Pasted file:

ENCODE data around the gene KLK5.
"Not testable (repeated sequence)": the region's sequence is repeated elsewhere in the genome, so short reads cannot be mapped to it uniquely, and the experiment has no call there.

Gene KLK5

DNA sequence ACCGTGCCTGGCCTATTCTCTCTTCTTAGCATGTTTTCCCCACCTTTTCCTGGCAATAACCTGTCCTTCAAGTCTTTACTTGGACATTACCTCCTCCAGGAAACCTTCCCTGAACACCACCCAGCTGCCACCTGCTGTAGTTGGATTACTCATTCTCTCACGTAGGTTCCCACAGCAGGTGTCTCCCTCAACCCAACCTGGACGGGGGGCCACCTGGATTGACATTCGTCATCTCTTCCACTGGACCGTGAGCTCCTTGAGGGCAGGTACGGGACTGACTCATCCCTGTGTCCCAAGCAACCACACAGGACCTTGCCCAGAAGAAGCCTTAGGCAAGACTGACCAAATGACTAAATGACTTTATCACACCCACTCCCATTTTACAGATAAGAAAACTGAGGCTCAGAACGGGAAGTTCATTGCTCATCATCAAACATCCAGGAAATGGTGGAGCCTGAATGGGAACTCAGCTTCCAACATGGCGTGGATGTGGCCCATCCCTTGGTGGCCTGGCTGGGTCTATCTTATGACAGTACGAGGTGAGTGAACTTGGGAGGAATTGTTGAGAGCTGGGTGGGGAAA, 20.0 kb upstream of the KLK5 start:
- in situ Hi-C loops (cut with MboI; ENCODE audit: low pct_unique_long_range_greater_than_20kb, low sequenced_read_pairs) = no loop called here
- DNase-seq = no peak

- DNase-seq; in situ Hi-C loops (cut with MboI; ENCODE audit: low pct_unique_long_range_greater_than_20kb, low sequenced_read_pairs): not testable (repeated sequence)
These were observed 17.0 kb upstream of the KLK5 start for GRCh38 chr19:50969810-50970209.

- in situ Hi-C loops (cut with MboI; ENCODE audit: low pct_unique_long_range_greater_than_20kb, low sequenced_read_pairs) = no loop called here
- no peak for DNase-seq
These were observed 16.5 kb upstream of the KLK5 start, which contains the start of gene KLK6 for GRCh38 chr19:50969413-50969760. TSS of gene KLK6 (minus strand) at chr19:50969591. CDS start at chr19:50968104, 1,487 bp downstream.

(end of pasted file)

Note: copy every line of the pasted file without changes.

ENCODE data around the gene KLK5.
"Not testable (repeated sequence)": the region's sequence is repeated elsewhere in the genome, so short reads cannot be mapped to it uniquely, and the experiment has no call there.

Gene KLK5

DNA sequence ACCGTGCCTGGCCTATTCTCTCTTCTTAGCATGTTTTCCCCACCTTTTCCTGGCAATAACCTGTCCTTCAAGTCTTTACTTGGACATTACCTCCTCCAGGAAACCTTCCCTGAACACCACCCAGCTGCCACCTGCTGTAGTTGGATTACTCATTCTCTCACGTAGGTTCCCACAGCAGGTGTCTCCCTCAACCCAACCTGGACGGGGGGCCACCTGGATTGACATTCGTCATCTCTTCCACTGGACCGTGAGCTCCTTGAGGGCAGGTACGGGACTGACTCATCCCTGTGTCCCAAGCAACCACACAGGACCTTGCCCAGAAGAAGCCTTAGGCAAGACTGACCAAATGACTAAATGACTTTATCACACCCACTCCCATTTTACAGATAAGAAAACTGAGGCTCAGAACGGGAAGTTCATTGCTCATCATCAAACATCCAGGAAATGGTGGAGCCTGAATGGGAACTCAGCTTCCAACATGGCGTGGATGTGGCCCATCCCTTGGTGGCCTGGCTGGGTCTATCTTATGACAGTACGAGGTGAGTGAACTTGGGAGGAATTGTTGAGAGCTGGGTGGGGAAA, 20.0 kb upstream of the KLK5 start:
- in situ Hi-C loops (cut with MboI; ENCODE audit: low pct_unique_long_range_greater_than_20kb, low sequenced_read_pairs) = no loop called here
- DNase-seq = no peak

- DNase-seq; in situ Hi-C loops (cut with MboI; ENCODE audit: low pct_unique_long_range_greater_than_20kb, low sequenced_read_pairs): not testable (repeated sequence)
These were observed 17.0 kb upstream of the KLK5 start for GRCh38 chr19:50969810-50970209.

- in situ Hi-C loops (cut with MboI; ENCODE audit: low pct_unique_long_range_greater_than_20kb, low sequenced_read_pairs) = no loop called here
- no peak for DNase-seq
These were observed 16.5 kb upstream of the KLK5 start, which contains the start of gene KLK6 for GRCh38 chr19:50969413-50969760. TSS of gene KLK6 (minus strand) at chr19:50969591. CDS start at chr19:50968104, 1,487 bp downstream.